The insurance implications: fines and penalties, from a CFPOA action, are usually excluded from D&O policies, but depending on the wording, there may be some coverage for defence costs. The real exposure comes from follow-on class action securities claims or derivative actions, which could mean significant payout from the D&O policy. The biggest concern is limits management, limits exhaustion and sharing of limits, because entity coverage for securities claims is the most likely case for the ‘entity’ exhausting limits that would otherwise be available to individual directors and officers. A big cheque from the insurance company may be good, if you maintain a $100 million limit, and the total loss is $25 million, but if your limit is $10 million, and the total loss is $25 million, your directors and officers might be very disappointed with ‘broad’ coverage. The Calgary company lost over half its value in a few short months, and if a claim had been brought and settled, even at a very low “plaintiff-style” damage factor, most Canadian public company D&O policies would have been fully exhausted.

If you would like to discuss any of these issues, please call me directly.

Greg Shields, Partner, Mitchell Sandham Insurance Brokers, 416 862-5626, gshields@mitchellsandham.com

CAUTION: The information contained in the Mitchell Sandham website or blog does not constitute a legal opinion or insurance advice and must not be construed as such. It is important to always consult a truly ‘independent’ registered insurance broker and a lawyer who is a member of the Bar or Law Society of the relevant jurisdiction with regard to this material before making any insurance or legal decision. All material is copyrighted by Mitchell Sandham Inc. and may not be reproduced in any form for commercial purposes without the express written consent of Mitchell Sandham Inc. Anyone seeking to link this site from any external website must seek the consent of Mitchell Sandham Inc. by sending an e-mail to gshields@mitchellsandham.com.


Errors & Omissions Insurance for Graphic Designers

December 24, 2009

The Increasing Importance of This Coverage

Do you think your commercial general liability (CGL) insurance policy will protect you from lawsuits alleging the failure of your product to perform or your failure to provide services to specifications…if so, you better think again. A general liability policy does not protect you from these exposures and as a result, you may have a gap in your liability insurance protection. This is why Errors & Omissions insurance, also known as Professional Liability and E&O for short, should be an integral part of a Graphic Designers liability insurance program.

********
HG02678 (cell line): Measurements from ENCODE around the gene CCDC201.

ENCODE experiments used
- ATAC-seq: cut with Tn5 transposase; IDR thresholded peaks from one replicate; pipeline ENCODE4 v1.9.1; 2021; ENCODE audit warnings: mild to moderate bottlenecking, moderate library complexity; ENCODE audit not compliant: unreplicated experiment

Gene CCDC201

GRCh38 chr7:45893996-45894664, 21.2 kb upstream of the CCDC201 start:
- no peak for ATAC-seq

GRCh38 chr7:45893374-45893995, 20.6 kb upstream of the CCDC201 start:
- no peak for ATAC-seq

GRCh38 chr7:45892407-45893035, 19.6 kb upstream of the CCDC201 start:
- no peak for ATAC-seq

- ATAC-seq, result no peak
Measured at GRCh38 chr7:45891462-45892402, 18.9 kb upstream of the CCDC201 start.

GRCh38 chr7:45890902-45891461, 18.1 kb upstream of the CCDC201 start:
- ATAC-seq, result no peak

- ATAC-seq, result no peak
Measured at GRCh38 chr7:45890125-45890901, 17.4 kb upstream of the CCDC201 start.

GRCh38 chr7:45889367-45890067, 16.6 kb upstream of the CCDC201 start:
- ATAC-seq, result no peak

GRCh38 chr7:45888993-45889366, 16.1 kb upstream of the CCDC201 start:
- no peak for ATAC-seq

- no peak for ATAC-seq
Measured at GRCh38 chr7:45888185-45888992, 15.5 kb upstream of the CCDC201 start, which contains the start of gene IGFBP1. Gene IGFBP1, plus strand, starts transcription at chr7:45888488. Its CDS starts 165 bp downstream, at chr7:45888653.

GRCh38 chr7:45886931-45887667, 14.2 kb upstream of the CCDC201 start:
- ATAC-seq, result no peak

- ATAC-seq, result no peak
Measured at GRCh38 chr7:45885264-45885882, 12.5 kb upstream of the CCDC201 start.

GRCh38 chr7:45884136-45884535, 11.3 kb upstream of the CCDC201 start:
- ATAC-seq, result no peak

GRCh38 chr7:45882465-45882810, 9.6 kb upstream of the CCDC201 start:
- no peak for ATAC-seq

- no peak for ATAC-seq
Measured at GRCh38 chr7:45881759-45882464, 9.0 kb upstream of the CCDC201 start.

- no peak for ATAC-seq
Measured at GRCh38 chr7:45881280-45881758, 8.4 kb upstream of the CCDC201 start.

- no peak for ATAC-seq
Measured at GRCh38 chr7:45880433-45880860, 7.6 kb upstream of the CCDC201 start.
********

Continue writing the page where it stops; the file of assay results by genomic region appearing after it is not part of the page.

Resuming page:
Graphic Designers have two areas of exposure. The first is a media exposure from the designing and branding of a company’s name and logo. These services give way to potential copyright and patent infringement claims. The second is a technology exposure from the designing and implementation of a web site.

The failure of many graphic designers to obtain E&O insurance reflects both a misunderstanding of the scope of protection offered and a “won’t happen to me” attitude concerning the potential risk of being sued. This insurance not only provides coverage for any damages that may be awarded but it also covers the defense costs associated with the claim.

Errors & Omissions liability claims alleging the failure to render professional services against graphic design firms are escalating. E&O liability provides coverage for claims with or without merit.

The good news is that protection is available and the cost of this insurance is becoming more affordable. There are now packages available for companies that offer a multitude of media services. Don’t let your company go without this coverage.

Ryan Mitchell is a professional insurance broker who specializes in servicing the graphic design industry.


Commercial Insurance

November 26, 2009

Mitchell Sandham is a full service independent insurance broker in Toronto.  Welcome to our new blog!  We will be posting informative articles, postings and preventative tips for our clients and prospects to read.